Janet Yellen does not expect a recession in the USA, Europe “more vulnerable”

The Secretary of State for the US Treasury relies on “a great momentum of economic recovery” in the United States, with in particular an “extremely low unemployment rate”.

US Treasury Secretary Janet Yellen said on Wednesday that she does not expect a recession in the United States, despite soaring energy prices and the war in Ukraine, judging that Europe is “more vulnerable “.

“I really don’t expect the United States to fall into recession,” she said at a press conference preceding a meeting of G7 finance ministers in Germany.

“I think Europe is maybe a bit more vulnerable and more exposed on the energy front than the United States,” she added.

Admittedly, “the current environment is fraught with risk, both in terms of inflation and potential (economic) downturns,” Yellen said.

But “we currently have a great momentum of economic recovery”, with in particular an “extremely low unemployment rate”, she tempered.

The US economy has experienced a strong economic recovery from the coronavirus pandemic, thanks in particular to extensive federal government stimulus packages.

But in recent months, inflation and disruptions to global supply chains, caused in particular by the war in Ukraine and the coronavirus pandemic in China, have dampened this momentum.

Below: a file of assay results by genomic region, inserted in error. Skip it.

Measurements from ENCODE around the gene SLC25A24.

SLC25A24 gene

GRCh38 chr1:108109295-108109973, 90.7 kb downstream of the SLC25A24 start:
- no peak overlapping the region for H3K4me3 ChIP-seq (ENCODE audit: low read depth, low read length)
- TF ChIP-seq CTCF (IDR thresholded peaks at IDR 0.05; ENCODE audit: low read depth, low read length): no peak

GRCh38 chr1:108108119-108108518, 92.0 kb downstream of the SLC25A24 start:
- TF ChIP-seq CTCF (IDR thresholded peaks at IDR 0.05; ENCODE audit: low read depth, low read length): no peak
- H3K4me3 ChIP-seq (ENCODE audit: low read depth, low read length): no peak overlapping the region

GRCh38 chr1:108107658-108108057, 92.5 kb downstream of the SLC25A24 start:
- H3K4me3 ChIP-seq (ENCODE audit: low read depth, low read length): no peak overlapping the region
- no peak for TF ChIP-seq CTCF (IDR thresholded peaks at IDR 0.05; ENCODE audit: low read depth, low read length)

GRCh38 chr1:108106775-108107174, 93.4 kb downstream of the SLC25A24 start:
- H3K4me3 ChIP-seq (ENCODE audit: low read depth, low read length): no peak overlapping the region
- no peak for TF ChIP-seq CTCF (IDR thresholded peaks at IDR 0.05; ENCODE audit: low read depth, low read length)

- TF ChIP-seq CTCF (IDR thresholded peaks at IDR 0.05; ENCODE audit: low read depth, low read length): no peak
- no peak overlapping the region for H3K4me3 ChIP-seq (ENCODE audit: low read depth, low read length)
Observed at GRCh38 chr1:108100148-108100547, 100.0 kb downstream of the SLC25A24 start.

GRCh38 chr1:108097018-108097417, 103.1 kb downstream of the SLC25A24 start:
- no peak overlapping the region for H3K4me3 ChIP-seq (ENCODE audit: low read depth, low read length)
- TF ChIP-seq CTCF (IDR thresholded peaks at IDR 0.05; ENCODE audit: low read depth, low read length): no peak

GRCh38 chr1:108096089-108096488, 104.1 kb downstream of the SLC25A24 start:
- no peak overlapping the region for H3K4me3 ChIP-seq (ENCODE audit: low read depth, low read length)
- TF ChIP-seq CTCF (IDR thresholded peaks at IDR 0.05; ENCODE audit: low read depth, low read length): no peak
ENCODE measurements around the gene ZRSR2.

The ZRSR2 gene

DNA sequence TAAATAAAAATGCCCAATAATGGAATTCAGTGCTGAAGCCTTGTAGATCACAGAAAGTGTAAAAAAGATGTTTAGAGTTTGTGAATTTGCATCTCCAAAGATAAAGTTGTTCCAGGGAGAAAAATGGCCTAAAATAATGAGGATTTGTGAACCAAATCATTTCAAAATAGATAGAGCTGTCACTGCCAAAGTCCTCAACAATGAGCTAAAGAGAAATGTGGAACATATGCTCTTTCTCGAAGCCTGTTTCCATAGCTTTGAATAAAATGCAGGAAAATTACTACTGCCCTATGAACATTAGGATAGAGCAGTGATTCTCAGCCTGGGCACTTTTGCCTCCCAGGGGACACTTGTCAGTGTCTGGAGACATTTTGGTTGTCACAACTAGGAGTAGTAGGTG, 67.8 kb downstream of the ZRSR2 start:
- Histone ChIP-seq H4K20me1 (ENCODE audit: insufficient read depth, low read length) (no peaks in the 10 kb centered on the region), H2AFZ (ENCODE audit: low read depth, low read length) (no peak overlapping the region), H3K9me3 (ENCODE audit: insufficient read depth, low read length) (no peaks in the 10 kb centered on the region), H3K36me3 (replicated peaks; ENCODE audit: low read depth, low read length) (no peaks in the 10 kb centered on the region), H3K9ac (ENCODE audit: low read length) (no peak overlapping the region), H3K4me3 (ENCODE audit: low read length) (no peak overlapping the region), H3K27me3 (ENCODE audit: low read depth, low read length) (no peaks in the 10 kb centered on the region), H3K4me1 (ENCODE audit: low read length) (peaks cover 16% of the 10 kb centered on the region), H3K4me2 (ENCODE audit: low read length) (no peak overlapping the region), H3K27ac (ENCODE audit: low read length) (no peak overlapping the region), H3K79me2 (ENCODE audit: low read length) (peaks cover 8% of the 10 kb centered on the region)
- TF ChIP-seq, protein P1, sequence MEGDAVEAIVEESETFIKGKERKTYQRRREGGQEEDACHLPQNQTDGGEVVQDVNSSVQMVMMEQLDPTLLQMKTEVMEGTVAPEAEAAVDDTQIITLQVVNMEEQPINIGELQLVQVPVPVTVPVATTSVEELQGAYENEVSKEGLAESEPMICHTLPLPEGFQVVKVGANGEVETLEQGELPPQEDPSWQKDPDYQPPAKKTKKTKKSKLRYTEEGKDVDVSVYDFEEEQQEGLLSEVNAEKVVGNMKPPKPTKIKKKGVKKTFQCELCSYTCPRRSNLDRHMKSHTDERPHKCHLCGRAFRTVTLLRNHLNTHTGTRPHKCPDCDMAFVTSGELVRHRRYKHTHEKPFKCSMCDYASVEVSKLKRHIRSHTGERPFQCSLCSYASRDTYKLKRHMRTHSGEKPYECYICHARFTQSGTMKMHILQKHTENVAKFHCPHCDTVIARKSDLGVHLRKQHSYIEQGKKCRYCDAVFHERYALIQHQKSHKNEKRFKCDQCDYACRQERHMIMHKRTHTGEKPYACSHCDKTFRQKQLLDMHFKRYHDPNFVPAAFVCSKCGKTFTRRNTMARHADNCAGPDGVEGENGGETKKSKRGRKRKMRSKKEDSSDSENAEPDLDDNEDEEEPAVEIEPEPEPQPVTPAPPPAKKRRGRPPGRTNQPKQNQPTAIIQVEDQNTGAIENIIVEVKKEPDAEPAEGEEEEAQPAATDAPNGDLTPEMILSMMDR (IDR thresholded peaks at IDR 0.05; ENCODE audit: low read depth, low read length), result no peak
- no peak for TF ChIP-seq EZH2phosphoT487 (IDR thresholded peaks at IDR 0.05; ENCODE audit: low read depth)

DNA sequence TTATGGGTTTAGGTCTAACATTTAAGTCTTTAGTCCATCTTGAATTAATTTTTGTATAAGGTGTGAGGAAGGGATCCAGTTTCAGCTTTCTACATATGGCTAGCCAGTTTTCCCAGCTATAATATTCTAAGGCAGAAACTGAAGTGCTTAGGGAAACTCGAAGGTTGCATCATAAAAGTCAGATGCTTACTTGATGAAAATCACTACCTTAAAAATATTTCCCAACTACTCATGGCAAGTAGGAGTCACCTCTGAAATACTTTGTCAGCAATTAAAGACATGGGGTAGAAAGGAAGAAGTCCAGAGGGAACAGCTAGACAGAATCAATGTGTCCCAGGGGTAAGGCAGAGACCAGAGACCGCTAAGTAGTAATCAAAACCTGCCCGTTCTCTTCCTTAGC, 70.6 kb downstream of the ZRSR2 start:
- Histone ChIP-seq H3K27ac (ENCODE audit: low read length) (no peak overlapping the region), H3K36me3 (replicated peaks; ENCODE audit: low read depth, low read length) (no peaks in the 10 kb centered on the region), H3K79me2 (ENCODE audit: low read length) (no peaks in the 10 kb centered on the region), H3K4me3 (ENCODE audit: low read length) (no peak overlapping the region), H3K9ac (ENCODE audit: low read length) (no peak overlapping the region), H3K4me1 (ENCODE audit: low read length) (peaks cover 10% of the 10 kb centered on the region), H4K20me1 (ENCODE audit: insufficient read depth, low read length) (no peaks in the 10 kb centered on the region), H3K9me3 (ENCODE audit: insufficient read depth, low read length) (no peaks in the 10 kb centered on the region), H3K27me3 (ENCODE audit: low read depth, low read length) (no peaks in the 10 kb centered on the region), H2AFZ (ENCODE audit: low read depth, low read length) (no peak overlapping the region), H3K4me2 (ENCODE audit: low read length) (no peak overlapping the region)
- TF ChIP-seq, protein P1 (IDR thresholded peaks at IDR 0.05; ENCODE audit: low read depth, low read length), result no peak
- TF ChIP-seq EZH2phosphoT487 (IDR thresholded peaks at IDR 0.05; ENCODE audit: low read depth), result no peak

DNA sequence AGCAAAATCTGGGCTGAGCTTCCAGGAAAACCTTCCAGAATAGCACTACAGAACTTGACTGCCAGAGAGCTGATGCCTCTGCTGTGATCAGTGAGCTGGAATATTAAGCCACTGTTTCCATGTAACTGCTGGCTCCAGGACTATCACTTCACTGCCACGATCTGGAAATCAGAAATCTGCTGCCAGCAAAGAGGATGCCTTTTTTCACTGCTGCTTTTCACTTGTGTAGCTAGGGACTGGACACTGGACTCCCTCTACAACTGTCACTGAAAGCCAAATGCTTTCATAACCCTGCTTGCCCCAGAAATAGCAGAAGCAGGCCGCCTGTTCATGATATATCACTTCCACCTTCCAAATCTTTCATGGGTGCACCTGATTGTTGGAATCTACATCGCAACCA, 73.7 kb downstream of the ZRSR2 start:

The country thus experienced a 1.4% drop in gross domestic product in the first quarter of 2022.

But the American leaders ensure that they do not expect a technical recession, that is to say two quarters in a row in decline.

At the end of April, Joe Biden thus affirmed not to be “worried” about a risk of recession, highlighting consumer spending by households and businesses.

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On the other side of the Atlantic, the fears are greater, the growth of the European Union depending heavily on the energy provided by Russia, which the 27 are trying, as best they can, to do without.

In Germany, Europe’s largest economy, a halt in Russian gas deliveries would cause GDP to fall by a total of 6.5% over the years 2022 and 2023, according to a study published by the main economic institutes in mid-April.

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